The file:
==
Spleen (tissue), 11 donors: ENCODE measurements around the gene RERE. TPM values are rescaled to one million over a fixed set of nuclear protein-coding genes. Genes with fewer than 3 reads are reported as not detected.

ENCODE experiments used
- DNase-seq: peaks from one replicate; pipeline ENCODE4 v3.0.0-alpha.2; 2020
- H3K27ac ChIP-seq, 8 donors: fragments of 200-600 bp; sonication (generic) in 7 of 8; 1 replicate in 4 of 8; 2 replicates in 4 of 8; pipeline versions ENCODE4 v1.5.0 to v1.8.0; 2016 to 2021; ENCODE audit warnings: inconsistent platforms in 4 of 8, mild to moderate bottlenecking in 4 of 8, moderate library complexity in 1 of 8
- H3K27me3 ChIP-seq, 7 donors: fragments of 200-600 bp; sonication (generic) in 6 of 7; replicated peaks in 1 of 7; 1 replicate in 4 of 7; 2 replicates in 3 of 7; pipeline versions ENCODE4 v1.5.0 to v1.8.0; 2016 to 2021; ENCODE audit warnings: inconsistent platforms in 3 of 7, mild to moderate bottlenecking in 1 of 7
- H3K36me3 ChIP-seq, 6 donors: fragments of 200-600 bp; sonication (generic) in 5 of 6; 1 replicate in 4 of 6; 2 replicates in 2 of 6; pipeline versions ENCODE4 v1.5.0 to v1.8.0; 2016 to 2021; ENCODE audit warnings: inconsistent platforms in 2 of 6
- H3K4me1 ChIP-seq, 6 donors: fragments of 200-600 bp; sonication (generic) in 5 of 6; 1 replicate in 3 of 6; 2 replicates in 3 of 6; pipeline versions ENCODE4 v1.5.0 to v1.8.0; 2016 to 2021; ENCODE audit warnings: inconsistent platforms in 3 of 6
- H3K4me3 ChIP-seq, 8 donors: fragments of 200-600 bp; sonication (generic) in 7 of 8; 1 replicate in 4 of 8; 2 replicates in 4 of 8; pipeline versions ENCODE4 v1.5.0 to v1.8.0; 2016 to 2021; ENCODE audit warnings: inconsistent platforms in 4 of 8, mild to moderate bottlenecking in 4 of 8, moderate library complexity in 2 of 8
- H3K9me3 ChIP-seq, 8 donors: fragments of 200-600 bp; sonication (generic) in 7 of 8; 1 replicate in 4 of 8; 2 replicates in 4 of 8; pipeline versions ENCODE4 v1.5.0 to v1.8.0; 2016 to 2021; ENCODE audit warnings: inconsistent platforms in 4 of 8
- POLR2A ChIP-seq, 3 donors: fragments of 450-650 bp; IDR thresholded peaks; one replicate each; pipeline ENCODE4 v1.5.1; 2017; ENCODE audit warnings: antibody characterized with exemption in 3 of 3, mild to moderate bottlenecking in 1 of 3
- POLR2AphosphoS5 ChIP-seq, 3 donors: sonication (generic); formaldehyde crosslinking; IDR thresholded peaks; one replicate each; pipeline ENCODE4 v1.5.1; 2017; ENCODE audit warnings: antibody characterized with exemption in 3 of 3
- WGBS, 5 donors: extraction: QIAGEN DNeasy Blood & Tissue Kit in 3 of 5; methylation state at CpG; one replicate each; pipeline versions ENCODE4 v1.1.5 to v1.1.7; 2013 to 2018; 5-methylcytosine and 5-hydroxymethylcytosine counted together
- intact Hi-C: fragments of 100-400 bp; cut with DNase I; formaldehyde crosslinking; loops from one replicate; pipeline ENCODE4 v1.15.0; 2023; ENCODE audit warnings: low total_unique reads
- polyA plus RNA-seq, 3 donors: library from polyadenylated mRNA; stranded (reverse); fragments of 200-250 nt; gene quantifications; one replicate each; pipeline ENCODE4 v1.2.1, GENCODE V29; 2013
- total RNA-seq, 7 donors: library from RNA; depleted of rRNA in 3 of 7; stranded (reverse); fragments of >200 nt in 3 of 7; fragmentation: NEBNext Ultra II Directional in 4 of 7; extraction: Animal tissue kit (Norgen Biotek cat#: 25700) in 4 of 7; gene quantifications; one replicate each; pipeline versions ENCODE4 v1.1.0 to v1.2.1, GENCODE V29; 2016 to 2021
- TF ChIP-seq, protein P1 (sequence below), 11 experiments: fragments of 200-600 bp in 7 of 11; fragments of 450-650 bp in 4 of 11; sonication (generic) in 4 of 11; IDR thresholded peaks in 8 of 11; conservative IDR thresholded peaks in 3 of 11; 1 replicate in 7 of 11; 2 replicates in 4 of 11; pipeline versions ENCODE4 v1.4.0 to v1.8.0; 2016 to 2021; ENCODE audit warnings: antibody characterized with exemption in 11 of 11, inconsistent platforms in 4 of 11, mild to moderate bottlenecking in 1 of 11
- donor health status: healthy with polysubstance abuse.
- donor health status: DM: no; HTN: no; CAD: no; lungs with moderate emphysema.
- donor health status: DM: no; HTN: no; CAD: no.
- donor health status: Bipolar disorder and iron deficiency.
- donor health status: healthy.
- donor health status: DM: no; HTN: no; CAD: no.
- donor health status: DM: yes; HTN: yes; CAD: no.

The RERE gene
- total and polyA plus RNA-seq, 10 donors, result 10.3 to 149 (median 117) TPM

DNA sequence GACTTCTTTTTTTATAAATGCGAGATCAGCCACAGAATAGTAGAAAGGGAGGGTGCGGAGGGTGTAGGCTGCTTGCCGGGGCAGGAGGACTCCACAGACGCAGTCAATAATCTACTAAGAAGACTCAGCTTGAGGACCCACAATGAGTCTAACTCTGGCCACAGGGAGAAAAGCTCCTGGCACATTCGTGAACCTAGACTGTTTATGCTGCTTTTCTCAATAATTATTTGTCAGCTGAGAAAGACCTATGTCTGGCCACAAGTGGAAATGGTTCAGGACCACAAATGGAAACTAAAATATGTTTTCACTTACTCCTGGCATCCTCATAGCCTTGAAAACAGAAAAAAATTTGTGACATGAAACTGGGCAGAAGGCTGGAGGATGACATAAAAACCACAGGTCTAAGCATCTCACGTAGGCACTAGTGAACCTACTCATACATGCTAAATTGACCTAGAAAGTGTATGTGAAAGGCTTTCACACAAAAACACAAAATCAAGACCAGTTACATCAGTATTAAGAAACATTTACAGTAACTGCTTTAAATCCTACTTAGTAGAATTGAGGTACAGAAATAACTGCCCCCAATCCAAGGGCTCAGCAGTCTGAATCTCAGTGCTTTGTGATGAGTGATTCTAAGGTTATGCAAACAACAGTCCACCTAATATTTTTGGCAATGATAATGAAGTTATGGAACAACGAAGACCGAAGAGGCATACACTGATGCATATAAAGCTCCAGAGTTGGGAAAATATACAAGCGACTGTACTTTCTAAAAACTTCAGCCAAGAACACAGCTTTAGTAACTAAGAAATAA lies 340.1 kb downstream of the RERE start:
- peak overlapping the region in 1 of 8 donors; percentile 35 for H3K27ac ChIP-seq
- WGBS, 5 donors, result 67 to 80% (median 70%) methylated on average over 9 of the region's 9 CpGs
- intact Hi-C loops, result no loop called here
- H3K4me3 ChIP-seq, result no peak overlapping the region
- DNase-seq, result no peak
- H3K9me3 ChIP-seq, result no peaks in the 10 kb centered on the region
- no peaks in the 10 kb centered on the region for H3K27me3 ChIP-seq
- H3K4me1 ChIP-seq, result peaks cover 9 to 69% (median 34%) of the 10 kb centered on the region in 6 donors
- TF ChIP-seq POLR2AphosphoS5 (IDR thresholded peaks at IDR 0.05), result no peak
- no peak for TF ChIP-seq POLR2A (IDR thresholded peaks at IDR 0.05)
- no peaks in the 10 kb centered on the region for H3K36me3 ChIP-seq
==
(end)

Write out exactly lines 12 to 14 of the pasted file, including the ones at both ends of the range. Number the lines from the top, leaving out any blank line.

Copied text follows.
- WGBS, 5 donors: extraction: QIAGEN DNeasy Blood & Tissue Kit in 3 of 5; methylation state at CpG; one replicate each; pipeline versions ENCODE4 v1.1.5 to v1.1.7; 2013 to 2018; 5-methylcytosine and 5-hydroxymethylcytosine counted together
- intact Hi-C: fragments of 100-400 bp; cut with DNase I; formaldehyde crosslinking; loops from one replicate; pipeline ENCODE4 v1.15.0; 2023; ENCODE audit warnings: low total_unique reads
- polyA plus RNA-seq, 3 donors: library from polyadenylated mRNA; stranded (reverse); fragments of 200-250 nt; gene quantifications; one replicate each; pipeline ENCODE4 v1.2.1, GENCODE V29; 2013